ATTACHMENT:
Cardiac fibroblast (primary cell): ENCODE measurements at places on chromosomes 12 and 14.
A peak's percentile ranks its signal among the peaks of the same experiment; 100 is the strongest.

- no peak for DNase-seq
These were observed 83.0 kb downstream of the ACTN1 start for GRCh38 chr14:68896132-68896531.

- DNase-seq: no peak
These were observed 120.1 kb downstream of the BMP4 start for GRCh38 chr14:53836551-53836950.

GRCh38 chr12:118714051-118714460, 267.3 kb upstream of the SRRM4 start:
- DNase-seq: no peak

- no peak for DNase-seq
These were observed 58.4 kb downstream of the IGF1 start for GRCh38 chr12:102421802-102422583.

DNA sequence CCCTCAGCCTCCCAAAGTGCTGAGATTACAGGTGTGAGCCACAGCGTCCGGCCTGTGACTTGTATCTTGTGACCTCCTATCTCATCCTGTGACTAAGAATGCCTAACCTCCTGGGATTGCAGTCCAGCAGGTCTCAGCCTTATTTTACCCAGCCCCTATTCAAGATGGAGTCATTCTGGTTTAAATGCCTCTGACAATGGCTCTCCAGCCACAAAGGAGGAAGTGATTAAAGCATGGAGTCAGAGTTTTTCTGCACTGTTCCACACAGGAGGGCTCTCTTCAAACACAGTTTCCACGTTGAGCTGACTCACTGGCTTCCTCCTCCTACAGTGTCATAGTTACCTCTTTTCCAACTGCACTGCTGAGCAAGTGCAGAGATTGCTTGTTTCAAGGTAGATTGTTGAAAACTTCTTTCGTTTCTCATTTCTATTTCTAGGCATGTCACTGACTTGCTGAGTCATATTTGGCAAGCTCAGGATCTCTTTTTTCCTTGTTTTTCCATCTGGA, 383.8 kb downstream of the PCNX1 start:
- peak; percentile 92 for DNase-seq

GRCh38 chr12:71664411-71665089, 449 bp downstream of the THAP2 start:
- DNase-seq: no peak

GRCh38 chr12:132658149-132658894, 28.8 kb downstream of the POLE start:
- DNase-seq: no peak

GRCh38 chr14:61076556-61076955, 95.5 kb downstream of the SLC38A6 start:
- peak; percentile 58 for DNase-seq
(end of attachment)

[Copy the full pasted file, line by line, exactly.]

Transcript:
Cardiac fibroblast (primary cell): ENCODE measurements at places on chromosomes 12 and 14.
A peak's percentile ranks its signal among the peaks of the same experiment; 100 is the strongest.

- no peak for DNase-seq
These were observed 83.0 kb downstream of the ACTN1 start for GRCh38 chr14:68896132-68896531.

- DNase-seq: no peak
These were observed 120.1 kb downstream of the BMP4 start for GRCh38 chr14:53836551-53836950.

GRCh38 chr12:118714051-118714460, 267.3 kb upstream of the SRRM4 start:
- DNase-seq: no peak

- no peak for DNase-seq
These were observed 58.4 kb downstream of the IGF1 start for GRCh38 chr12:102421802-102422583.

DNA sequence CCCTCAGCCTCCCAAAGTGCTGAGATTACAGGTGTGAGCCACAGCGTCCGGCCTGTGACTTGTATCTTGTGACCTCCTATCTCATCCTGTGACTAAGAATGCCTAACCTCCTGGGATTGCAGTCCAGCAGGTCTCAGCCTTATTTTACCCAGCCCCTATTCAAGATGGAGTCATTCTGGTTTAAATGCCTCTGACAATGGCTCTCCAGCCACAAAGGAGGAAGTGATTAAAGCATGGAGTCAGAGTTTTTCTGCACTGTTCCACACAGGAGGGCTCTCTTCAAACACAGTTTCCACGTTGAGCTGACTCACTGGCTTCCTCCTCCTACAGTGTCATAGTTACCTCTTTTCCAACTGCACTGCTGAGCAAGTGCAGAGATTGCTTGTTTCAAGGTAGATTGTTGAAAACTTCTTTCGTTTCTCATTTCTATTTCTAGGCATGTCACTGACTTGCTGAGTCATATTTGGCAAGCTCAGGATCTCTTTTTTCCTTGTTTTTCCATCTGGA, 383.8 kb downstream of the PCNX1 start:
- peak; percentile 92 for DNase-seq

GRCh38 chr12:71664411-71665089, 449 bp downstream of the THAP2 start:
- DNase-seq: no peak

GRCh38 chr12:132658149-132658894, 28.8 kb downstream of the POLE start:
- DNase-seq: no peak

GRCh38 chr14:61076556-61076955, 95.5 kb downstream of the SLC38A6 start:
- peak; percentile 58 for DNase-seq